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As critical velocity is the minimum velocity required to put a satellite into orbit. And orbital velocity is the velocity required to keep a satellite moving in an orbit.The value of critical velocity I found is 7.9km/s.On various sites it is written that there is a difference between orbital velocity and critical velocity ,but when I found the value of orbital velocity by formula v equals square root GM/R it comes 7.9km/s by putting standard values for G,M AND R .As these values are same can anyone tell me, why is there a difference between two?

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I have not used the term critical velocity so have used your definitions of orbital and critical velocity.

orbital velocity is the velocity required to keep a satellite moving in an orbit

For a circular orbit this is found by using Newton's second law with the gravitational attractive force $\frac {GMm}{R^2}$ producing the centripetal acceleration $\frac{v_{\rm orbital}^2}{R}$ for a satellite of mass $m$.

$\frac {GMm}{R^2} = m \frac{v_{\rm orbital}^2}{R} \Rightarrow v_{\rm orbital} = \sqrt{\frac{GM}{R}}$

critical velocity is the minimum velocity required to put a satellite into orbit

Ignoring the rotation of the Earth and any effects due to the atmosphere you will need to give a satellite enough kinetic energy $\frac 12 mv^2_{\rm critical}$ at launch to enable it to increase its gravitational potential energy $\frac{GMm}{R_{\rm Earth}} - \frac{GMm}{R }$ and then have enough kinetic energy left $\frac 12 m v^2_{\rm orbital}$ to go into orbit.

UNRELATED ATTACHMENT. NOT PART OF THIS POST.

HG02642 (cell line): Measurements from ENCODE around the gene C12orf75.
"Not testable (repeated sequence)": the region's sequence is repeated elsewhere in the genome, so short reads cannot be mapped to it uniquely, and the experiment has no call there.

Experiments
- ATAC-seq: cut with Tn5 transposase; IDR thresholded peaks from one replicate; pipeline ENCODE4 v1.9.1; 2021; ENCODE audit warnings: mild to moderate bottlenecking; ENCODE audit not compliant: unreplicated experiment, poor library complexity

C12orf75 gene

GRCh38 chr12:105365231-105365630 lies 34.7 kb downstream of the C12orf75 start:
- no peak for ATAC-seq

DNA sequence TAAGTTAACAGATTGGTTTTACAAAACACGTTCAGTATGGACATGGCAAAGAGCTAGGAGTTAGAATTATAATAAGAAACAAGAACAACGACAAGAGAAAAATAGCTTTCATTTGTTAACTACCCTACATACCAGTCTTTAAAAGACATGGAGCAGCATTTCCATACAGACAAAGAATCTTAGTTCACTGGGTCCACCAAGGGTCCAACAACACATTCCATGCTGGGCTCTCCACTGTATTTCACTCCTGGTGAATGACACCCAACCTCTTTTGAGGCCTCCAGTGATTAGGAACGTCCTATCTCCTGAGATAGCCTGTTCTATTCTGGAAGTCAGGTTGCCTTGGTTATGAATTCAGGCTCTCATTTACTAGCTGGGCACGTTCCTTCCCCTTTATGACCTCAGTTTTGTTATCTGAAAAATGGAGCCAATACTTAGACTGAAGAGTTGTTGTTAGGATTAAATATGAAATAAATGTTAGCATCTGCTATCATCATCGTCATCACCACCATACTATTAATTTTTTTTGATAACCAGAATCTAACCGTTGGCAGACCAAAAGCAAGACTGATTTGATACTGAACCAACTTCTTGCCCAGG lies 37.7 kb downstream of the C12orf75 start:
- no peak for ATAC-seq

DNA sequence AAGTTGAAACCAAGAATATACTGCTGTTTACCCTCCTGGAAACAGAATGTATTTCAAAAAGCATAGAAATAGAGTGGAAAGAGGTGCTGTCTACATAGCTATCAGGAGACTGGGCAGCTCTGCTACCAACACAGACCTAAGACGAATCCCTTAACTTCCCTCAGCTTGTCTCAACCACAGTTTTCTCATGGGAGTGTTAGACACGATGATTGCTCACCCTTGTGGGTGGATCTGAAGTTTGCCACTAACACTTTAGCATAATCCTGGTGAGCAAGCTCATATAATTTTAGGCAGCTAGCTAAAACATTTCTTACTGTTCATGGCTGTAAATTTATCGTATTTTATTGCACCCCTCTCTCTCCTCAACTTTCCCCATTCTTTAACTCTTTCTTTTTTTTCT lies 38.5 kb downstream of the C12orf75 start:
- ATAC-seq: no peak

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  • $\begingroup$ I want to know that ,critical and orbital velocities have same valuesthen why they are called different? I can't get my answer from your answer. $\endgroup$ – Rabik John May 10 '18 at 11:13
  • $\begingroup$ @RabikJohn My answer shows that the values of critical speed and orbital speed are different. $\endgroup$ – Farcher May 10 '18 at 12:38
  • $\begingroup$ But,I get the same values for both .The value of critical velocity is 7.9km/s and value for orbital velocity also comes 7.9km/s ,after putting values in formula v equals to square root GM/R $\endgroup$ – Rabik John May 11 '18 at 4:26
  • $\begingroup$ @RabikJohn The only time the two speeds can be the same is for an orbit of radius equal to the radius of the Earth when there is no gain in gravitational potential energy. $\endgroup$ – Farcher May 11 '18 at 5:30
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    $\begingroup$ @RabikJohn So I think that your question has been answered? $\endgroup$ – Farcher May 11 '18 at 7:13
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Orbital velocity depends upon height of satellite It is given by v= square root of (ghR) where h is the height of satellite and R is the radius of earth Critical velocity is a constant value and its value on earth is 7.9km/s It does not depends upon altitude It gives the velocity of smallest possible orbit given that there is no air friction and other retarding factors

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    $\begingroup$ Please use MathJax to make formulas in your post readable. $\endgroup$ – flaudemus Feb 19 at 17:19

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